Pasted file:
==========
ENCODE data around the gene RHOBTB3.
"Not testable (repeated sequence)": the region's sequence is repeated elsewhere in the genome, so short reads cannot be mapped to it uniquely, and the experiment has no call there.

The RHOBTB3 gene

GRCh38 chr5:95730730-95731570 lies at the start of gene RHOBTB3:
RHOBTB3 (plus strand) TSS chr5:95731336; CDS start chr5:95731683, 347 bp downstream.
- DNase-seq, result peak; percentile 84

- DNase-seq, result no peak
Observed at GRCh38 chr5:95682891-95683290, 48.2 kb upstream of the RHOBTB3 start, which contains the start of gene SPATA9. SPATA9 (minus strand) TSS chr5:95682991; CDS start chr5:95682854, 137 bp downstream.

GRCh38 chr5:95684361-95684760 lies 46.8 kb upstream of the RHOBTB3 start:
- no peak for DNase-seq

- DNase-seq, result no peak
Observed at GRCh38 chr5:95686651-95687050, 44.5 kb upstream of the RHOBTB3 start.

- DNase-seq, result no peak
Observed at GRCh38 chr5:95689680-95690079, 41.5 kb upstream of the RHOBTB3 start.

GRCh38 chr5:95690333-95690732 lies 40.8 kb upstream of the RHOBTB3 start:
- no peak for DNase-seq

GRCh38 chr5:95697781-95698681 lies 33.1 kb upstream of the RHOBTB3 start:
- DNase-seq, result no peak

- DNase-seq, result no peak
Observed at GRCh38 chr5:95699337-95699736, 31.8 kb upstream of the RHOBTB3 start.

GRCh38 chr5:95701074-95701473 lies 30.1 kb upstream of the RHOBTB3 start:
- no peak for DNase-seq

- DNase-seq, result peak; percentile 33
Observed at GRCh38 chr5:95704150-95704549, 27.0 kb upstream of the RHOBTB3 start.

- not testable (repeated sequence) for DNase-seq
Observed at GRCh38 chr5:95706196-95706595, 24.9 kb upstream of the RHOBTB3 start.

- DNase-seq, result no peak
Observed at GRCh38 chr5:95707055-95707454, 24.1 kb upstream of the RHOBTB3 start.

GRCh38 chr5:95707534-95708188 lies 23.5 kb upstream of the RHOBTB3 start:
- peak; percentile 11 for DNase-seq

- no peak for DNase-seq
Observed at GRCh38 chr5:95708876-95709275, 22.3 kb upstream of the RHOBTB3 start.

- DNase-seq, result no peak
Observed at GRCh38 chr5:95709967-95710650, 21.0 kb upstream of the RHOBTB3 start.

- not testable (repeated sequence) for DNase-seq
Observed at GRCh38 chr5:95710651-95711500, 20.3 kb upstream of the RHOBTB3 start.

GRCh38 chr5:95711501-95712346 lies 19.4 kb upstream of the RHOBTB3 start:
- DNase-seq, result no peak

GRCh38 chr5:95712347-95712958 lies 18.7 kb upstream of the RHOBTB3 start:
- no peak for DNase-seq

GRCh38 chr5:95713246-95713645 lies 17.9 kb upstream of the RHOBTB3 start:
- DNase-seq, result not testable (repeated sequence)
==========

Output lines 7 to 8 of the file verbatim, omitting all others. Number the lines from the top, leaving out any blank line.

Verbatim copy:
- DNase-seq, result no peak
Observed at GRCh38 chr5:95682891-95683290, 48.2 kb upstream of the RHOBTB3 start, which contains the start of gene SPATA9. SPATA9 (minus strand) TSS chr5:95682991; CDS start chr5:95682854, 137 bp downstream.